© Andy Roberts 1997. Pictured comet is C/1995 O1 Hale-Bopp.

260P/McNaught reaches its brightest

Dominic Ford, Editor
From the Comets feed

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Comet 260P/McNaught is forecast to reach its brightest, at around mag 11.3. It will lie at a distance of 1.42 AU from the Sun, and at a distance of 0.57 AU from the Earth.

From Ashburn, it will be visible in the morning sky, becoming accessible around 21:58, when it rises to an altitude of 21° above your north-eastern horizon. It will then reach its highest point in the sky at 03:53, 84° above your southern horizon. It will be lost to dawn twilight around 05:51, 66° above your western horizon.

Begin typing the name of a town near to you, and then select the town from the list of options which appear below.

For more information about its path across the sky, see In-The-Sky.org's ephemeris page for comet 260P/McNaught.

This event was automatically generated on the basis of orbital elements published by the Minor Planet Center (MPC) , and is updated whenever new elements become available. It was last updated on 09 Aug 2019.

Note that the future positions of comets are typically known with a high degree of confidence, but their brightnesses are often much more unpredictable, since it is impossible to predict with certainty how they will respond as they move closer to the Sun. Magnitude estimates should be assumed to be highly provisional more than a few weeks in advance.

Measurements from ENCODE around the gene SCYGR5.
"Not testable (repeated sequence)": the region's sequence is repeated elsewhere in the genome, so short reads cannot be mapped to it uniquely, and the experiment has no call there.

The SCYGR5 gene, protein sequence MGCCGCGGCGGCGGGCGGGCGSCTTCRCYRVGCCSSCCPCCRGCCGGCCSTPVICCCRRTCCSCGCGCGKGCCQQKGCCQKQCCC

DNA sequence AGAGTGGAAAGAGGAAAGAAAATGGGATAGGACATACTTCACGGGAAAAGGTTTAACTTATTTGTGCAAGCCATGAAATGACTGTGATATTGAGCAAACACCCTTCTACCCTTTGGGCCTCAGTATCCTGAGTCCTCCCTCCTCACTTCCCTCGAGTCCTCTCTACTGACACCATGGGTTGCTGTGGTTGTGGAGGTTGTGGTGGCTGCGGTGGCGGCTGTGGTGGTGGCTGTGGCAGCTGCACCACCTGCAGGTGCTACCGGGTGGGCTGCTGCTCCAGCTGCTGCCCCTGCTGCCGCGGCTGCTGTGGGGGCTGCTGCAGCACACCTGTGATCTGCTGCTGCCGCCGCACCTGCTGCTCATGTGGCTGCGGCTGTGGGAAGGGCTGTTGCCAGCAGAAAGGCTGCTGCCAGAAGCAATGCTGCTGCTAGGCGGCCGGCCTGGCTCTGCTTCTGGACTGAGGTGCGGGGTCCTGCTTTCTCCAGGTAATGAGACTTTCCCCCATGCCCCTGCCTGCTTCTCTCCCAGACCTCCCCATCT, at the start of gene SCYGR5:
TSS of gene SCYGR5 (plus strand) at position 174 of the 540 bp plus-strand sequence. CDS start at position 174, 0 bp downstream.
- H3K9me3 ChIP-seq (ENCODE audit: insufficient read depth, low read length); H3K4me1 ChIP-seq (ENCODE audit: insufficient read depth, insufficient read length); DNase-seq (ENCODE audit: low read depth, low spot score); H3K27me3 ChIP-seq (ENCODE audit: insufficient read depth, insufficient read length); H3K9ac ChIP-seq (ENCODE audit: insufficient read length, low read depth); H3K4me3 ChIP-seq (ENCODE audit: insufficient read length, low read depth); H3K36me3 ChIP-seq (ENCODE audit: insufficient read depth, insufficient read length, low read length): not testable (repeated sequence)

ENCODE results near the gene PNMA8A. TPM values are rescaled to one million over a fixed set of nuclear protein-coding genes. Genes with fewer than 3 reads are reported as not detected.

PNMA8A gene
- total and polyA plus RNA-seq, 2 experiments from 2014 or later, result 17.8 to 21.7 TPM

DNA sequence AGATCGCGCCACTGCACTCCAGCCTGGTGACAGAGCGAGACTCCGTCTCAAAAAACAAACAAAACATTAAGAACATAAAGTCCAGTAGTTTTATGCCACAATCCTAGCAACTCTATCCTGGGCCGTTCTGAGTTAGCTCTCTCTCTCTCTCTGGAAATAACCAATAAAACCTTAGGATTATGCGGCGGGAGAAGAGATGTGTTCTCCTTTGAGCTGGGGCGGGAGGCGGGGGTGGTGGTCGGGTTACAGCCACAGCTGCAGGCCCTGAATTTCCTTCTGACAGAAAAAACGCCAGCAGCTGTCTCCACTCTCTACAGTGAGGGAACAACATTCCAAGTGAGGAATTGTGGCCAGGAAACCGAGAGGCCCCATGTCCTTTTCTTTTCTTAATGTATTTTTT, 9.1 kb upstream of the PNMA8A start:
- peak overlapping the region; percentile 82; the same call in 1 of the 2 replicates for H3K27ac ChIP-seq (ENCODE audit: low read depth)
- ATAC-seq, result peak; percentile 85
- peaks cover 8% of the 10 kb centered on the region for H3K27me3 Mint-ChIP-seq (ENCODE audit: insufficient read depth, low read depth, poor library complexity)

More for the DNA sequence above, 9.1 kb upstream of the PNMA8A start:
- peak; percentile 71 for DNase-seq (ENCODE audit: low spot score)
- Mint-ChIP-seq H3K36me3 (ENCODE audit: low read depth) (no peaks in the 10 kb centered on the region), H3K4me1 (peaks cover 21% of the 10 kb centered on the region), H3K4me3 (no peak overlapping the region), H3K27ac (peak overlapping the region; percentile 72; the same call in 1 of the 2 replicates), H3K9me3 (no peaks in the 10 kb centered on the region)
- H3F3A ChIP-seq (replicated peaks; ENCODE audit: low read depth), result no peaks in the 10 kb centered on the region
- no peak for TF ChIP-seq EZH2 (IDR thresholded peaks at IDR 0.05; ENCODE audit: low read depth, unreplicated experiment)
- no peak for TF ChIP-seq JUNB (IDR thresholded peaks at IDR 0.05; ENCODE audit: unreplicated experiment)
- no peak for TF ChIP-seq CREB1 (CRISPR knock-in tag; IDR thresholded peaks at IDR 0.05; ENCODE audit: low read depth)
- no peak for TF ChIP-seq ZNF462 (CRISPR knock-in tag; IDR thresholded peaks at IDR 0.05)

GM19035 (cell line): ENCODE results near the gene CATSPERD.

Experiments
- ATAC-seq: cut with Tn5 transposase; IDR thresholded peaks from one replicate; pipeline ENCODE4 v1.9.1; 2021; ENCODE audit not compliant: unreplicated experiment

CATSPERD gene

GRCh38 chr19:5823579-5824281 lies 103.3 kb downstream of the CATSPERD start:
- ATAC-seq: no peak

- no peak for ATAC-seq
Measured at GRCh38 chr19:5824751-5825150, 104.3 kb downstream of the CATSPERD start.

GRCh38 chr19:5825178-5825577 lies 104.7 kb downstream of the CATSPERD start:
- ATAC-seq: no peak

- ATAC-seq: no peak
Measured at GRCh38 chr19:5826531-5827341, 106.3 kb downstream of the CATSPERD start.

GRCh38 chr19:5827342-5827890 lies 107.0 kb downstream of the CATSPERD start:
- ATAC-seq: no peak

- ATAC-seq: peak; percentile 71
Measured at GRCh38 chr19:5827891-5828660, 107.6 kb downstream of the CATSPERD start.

Finding 260P/McNaught

The chart below indicates the path of 260P/McNaught across the sky over the course of its apparition.

It was produced using StarCharter and is available for download, either on dark background, in PNG, PDF or SVG formats, or on a light background, in PNG, PDF or SVG formats.

The position of comet 260P/McNaught at its brightest will be:

Object Right Ascension Declination Constellation Magnitude
Comet 260P/McNaught 02h43m40s +33°43' Triangulum 11.3

The coordinates are given in J2000.0.

The sky on 21 September 2019
Twilight ends
Twilight begins

22-day old moon
Waning Gibbous


22 days old

Rise Culm. Set
Mercury 08:05 13:53 19:41
Venus 07:46 13:42 19:37
Moon 23:58 06:25 13:40
Mars 06:23 12:40 18:56
Jupiter 13:25 18:10 22:55
Saturn 15:22 20:06 00:55
All times shown in EDT.


The circumstances of this event were computed using the DE405 planetary ephemeris published by the Jet Propulsion Laboratory (JPL).

This event was automatically generated by searching the ephemeris for planetary alignments which are of interest to amateur astronomers, and the text above was generated based on an estimate of your location.

Image credit

© Andy Roberts 1997. Pictured comet is C/1995 O1 Hale-Bopp.




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